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Title:Physiological and nutritional changes in nitrogen fixing trees associated with autumnal senescence and chilling
Author(s):Vogel, Christoph Steven
Doctoral Committee Chair(s):Dawson, Jeffrey O.
Department / Program:Biology
Discipline:Biology
Degree Granting Institution:University of Illinois at Urbana-Champaign
Degree:Ph.D.
Genre:Dissertation
Subject(s):Biology, Ecology
Agriculture, Forestry and Wildlife
Biology, Plant Physiology
Abstract:In the first of two studies, autumnal leaf senescence of four temperate woody deciduous plants, autumn olive (Elaeagnus umbellata Thunb.), black locust (Robinia pseudoacadia L.), American sycamore (Platanus occidentalis L.) and honey locust (Gleditsia triacanthos L.), was studied during the autumns of 1987 and 1988 on two physically and nutritionally distinct sites in central Illinois, USA. The dinitrogen fixing species, actinorhizal (Frankia-nodulated) autumn olive and leguminous black locust (Rhizobium-nodulated), resorbed proportionally more net phosphorus (P) than nitrogen (N) from leaves prior to autumnal leaf abscission than the non-fixing species, sycamore and leguminous honey locust. Site had little effect on the net change in foliar N or P. Root bark seemed to be an important storage site for P during autumn in the dinitrogen fixing species as were buds of autumn olive. Each of the species investigated showed significant increases in twig bark concentration of N, although changes in twig bark concentrations of P were variable.
In the second study, actinorhizal black alder (Alnus glutinosa (L.) Gaertn.) seedlings fertilized with 0.36 mM nitrate or 7.14 mM nitrate were exposed to 2.5 h of night-time chilling temperatures of $-$1 to 4$\sp\circ$C. Cold treatment decreased nitrogenase activity by an average of 37% and recovery occurred within seven days after chilling treatment. In constrast, in vivo nitrate reductase (NR) activities of leaves and fine roots increased immediately after chilling then decreased as nitrogenase activities recovered. Fine roots of alder seedlings exhibited NR activities proportional to the amounts of nitrate in the rooting medium. By contrast, the NR activities of leaves was independent of substrate and tissue nitrate levels and corresponded with nitrogenase activity in the root nodules. Net photosynthesis of black alder seedlings declined in response to chilling by an average of 18%. After chilling, stomatal conductance (g$\sb{\rm s}$) decreased by 39% and internal CO$\sb2$ concentration (c$\sb{\rm i}$) decreased by 5% in plants receiving the high nitrate fertilizer, whereas plants receiving the low nitrate fertilizer showed no change in g$\sb{\rm s}$ and a 13% increase in c$\sb{\rm i}$. These results are consistent with the hypothesis that chilling temperatures inhibit nitrogenase activity of black alder more than either NR activity or PS.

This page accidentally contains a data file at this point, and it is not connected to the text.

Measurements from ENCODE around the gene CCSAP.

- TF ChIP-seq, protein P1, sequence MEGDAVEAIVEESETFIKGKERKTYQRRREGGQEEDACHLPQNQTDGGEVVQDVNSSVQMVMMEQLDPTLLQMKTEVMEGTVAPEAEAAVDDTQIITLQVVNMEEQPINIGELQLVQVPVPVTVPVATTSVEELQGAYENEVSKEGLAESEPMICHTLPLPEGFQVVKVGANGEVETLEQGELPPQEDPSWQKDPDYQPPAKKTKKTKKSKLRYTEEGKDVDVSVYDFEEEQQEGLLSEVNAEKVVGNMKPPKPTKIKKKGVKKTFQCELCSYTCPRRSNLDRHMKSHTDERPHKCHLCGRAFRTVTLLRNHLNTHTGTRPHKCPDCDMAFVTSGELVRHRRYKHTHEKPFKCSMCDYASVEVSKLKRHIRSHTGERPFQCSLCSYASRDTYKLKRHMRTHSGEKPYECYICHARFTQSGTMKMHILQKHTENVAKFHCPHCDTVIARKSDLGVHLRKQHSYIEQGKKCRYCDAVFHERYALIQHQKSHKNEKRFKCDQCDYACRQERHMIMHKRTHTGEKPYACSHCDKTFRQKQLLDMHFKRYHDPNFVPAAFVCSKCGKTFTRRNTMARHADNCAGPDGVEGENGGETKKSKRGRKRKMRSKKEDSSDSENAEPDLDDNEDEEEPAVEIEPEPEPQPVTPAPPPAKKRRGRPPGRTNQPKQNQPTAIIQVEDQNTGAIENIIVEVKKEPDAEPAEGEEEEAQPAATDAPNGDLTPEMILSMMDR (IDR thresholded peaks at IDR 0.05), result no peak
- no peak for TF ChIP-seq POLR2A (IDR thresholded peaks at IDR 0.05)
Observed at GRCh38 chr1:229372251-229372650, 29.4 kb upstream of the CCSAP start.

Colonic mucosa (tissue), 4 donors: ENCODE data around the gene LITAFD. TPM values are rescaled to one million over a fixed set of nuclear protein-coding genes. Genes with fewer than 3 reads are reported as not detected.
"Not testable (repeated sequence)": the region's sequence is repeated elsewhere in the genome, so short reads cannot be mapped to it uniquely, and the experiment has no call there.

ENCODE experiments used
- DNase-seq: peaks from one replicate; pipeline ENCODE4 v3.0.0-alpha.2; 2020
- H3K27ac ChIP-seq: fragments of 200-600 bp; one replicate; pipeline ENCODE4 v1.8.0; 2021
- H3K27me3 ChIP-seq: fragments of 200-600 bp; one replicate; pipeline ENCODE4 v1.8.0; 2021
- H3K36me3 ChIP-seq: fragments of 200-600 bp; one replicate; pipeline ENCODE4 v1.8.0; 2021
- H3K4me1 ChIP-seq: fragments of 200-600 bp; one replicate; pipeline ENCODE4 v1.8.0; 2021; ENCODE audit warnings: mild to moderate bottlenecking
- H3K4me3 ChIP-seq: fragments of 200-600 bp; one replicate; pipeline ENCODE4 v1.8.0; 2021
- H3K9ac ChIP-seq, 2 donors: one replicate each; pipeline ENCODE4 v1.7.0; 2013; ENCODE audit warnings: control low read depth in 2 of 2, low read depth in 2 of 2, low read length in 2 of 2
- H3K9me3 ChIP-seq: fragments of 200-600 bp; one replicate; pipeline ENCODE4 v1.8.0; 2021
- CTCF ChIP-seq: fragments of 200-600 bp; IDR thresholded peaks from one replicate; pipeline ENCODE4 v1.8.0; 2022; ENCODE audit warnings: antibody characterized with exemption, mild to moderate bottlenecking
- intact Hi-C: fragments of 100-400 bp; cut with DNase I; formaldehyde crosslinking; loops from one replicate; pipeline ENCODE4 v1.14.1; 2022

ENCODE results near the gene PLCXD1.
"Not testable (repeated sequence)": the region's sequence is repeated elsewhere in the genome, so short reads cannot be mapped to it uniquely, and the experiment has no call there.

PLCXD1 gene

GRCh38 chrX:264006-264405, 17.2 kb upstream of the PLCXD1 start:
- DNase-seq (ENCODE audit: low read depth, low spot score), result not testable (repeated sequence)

Issue Date:1991
Type:Text
Language:English
URI:http://hdl.handle.net/2142/19540
Rights Information:Copyright 1991 Vogel, Christoph Steven
Date Available in IDEALS:2011-05-07
Identifier in Online Catalog:AAI9136760
OCLC Identifier:(UMI)AAI9136760


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